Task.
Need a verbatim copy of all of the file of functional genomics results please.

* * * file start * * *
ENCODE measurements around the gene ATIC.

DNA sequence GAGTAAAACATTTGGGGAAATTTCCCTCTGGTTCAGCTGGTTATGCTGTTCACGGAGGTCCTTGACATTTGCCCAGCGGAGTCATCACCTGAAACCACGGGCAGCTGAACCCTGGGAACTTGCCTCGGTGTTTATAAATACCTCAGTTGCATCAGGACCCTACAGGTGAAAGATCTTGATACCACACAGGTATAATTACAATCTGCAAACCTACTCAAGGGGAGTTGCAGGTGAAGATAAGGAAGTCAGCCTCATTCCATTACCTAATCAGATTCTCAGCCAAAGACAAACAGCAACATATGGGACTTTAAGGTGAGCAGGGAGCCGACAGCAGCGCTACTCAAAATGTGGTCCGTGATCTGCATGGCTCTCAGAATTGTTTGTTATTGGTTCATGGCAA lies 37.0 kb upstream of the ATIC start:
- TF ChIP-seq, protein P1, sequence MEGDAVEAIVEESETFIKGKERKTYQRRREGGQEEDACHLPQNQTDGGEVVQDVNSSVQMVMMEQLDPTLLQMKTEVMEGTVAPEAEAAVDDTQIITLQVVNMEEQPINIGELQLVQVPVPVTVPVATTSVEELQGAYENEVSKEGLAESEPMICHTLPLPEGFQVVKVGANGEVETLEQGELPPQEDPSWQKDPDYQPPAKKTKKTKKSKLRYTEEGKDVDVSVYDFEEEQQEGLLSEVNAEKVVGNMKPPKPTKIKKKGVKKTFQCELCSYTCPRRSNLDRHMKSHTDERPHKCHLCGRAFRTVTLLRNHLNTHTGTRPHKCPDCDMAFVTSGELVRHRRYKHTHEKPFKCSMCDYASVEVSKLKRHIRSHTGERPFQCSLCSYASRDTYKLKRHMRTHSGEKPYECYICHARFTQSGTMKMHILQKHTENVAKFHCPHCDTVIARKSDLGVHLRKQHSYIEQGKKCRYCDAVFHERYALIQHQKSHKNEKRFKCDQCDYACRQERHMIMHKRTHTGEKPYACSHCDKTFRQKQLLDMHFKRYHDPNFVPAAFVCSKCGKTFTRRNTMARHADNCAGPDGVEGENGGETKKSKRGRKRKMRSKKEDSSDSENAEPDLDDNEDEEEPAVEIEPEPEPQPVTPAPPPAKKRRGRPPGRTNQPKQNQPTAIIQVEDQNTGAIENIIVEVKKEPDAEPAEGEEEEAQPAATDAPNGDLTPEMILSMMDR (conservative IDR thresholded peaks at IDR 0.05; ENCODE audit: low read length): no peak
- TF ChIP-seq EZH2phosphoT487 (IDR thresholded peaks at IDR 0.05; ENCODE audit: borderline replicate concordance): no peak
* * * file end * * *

ENCODE measurements around the gene ATIC.

DNA sequence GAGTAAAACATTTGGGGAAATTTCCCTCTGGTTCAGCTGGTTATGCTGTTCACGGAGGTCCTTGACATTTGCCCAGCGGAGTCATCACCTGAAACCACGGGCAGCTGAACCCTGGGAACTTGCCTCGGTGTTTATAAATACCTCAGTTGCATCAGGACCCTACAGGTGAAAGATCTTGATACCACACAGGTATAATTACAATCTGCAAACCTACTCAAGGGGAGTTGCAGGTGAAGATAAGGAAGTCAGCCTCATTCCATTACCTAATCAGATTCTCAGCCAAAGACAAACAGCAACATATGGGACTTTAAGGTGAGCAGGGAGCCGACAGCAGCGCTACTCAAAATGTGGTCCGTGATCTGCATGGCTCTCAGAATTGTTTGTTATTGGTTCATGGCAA lies 37.0 kb upstream of the ATIC start:
- TF ChIP-seq, protein P1, sequence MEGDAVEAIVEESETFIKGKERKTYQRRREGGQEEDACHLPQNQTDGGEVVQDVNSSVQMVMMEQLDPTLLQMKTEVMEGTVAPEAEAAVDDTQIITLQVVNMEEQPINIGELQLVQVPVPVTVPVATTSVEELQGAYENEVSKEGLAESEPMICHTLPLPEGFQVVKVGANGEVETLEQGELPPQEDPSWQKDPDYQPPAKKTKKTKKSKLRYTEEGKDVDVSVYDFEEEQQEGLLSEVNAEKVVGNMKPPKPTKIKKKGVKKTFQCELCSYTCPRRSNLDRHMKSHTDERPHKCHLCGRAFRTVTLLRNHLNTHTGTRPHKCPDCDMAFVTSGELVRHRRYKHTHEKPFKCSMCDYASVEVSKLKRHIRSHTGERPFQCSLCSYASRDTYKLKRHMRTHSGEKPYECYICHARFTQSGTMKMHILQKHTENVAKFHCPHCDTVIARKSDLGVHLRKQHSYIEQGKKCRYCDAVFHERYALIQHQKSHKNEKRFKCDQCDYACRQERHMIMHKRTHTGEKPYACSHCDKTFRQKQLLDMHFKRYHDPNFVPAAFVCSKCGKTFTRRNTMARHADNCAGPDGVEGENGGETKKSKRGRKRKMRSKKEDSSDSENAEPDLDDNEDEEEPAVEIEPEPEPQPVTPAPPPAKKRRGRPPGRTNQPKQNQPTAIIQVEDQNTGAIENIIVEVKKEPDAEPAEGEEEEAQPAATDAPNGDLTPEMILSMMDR (conservative IDR thresholded peaks at IDR 0.05; ENCODE audit: low read length): no peak
- TF ChIP-seq EZH2phosphoT487 (IDR thresholded peaks at IDR 0.05; ENCODE audit: borderline replicate concordance): no peak